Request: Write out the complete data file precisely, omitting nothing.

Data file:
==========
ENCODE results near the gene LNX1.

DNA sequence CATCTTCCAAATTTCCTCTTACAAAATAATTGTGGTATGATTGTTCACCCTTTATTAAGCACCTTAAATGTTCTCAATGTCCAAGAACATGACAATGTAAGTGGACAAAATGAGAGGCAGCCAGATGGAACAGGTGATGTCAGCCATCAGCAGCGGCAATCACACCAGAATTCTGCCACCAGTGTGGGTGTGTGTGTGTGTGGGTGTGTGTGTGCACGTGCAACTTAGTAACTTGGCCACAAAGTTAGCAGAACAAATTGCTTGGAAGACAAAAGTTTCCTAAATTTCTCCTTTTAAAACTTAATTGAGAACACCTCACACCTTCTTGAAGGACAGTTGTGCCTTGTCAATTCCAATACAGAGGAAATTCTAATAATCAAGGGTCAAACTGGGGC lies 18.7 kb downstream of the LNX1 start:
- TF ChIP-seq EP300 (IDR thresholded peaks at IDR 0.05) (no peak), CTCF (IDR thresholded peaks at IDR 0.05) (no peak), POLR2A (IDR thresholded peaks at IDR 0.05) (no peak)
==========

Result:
ENCODE results near the gene LNX1.

DNA sequence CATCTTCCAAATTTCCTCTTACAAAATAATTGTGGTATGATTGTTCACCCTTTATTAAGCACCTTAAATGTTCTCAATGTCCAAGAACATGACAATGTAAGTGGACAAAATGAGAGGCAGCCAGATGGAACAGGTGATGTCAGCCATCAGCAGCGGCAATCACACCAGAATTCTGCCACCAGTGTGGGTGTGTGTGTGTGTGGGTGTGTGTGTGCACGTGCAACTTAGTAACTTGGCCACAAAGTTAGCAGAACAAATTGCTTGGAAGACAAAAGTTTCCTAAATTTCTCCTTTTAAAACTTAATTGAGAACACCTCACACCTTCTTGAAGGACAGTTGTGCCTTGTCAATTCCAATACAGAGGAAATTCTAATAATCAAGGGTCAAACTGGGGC lies 18.7 kb downstream of the LNX1 start:
- TF ChIP-seq EP300 (IDR thresholded peaks at IDR 0.05) (no peak), CTCF (IDR thresholded peaks at IDR 0.05) (no peak), POLR2A (IDR thresholded peaks at IDR 0.05) (no peak)